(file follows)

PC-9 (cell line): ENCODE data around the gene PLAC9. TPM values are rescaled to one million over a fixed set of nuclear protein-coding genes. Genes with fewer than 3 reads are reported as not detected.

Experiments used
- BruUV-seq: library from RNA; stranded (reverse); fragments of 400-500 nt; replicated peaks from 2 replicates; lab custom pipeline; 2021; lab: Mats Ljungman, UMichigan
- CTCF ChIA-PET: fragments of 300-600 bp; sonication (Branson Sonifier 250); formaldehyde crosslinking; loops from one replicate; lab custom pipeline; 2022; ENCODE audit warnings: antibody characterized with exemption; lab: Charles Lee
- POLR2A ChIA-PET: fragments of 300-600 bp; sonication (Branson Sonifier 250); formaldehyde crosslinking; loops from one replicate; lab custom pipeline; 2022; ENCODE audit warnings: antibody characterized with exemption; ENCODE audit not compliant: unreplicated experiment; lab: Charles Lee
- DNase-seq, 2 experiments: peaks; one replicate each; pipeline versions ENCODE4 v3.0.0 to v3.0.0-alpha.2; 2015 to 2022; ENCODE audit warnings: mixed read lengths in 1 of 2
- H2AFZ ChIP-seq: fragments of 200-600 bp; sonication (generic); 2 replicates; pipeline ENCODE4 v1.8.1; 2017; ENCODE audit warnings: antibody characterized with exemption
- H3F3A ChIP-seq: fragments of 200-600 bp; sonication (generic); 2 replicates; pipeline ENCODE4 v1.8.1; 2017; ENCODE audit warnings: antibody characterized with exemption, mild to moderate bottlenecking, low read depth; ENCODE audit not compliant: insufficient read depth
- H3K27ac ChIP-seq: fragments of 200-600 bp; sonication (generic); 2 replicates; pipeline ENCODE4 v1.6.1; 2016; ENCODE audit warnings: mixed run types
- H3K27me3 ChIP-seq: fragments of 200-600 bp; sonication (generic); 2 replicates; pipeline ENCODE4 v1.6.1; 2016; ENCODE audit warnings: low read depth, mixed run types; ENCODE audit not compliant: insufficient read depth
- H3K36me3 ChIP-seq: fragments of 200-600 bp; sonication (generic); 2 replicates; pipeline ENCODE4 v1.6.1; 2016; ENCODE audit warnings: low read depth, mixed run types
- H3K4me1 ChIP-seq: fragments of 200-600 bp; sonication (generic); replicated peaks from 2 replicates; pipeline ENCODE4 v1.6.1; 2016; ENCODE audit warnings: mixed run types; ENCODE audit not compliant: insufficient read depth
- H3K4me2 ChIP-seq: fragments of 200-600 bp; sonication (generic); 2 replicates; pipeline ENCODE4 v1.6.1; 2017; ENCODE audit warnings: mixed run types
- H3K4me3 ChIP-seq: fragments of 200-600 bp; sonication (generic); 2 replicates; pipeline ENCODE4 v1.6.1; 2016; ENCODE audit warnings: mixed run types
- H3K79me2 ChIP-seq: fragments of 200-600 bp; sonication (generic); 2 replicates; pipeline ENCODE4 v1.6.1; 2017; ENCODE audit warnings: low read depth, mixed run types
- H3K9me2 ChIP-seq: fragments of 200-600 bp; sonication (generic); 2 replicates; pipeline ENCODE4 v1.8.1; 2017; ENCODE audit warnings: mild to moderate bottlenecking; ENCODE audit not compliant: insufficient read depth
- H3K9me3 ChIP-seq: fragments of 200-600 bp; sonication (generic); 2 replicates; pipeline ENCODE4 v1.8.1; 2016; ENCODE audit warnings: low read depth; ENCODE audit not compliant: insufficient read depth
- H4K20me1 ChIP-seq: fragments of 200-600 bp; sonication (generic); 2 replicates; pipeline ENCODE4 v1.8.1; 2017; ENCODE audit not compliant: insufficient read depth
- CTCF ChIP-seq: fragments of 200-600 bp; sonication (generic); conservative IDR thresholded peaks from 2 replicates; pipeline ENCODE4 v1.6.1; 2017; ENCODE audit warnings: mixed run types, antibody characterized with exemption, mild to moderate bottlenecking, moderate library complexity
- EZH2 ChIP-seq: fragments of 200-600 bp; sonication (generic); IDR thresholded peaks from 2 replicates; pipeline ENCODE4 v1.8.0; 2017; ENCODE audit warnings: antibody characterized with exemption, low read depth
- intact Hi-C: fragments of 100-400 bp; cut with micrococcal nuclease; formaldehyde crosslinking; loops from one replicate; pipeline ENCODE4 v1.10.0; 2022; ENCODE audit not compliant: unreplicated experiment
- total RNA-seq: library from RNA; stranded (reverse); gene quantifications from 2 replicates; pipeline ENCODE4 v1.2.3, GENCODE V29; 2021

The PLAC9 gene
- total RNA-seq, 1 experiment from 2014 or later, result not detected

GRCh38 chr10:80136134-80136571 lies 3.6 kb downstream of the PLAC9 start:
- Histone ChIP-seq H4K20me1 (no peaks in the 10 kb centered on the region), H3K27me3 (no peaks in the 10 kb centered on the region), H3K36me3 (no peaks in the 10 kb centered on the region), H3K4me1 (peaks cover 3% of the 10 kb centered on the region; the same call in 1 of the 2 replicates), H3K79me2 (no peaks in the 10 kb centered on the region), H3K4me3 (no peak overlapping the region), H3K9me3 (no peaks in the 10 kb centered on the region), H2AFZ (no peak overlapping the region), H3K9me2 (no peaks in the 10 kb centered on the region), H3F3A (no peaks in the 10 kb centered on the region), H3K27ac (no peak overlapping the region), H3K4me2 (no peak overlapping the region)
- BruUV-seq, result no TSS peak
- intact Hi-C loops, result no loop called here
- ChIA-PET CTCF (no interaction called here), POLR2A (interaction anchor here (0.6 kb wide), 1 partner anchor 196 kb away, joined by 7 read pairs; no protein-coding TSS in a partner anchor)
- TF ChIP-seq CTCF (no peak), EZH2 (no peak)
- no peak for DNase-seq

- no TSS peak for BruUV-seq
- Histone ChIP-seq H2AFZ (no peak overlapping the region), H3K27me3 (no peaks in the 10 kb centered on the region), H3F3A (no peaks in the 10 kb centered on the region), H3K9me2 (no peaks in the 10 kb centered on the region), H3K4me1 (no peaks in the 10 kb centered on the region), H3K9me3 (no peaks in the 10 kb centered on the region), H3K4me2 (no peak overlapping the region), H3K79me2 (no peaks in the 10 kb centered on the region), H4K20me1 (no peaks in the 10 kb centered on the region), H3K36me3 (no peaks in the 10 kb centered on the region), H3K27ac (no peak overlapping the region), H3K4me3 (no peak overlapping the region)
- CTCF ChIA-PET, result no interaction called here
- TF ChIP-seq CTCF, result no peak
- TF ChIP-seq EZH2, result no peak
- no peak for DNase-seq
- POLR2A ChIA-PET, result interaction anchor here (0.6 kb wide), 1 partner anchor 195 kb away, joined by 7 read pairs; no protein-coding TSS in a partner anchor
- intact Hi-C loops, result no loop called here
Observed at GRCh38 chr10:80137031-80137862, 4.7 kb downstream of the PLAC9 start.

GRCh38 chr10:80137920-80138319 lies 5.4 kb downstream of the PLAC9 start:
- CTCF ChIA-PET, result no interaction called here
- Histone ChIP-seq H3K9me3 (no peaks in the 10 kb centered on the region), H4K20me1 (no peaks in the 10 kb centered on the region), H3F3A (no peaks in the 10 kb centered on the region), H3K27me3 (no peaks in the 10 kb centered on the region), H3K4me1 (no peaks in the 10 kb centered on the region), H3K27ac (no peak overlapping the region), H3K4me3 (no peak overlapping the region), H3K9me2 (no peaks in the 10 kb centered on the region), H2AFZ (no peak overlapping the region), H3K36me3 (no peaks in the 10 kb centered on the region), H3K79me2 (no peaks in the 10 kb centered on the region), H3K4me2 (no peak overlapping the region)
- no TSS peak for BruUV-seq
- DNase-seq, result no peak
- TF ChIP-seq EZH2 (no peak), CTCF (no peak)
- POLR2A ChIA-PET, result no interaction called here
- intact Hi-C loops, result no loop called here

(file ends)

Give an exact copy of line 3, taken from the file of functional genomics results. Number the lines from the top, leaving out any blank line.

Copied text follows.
- BruUV-seq: library from RNA; stranded (reverse); fragments of 400-500 nt; replicated peaks from 2 replicates; lab custom pipeline; 2021; lab: Mats Ljungman, UMichigan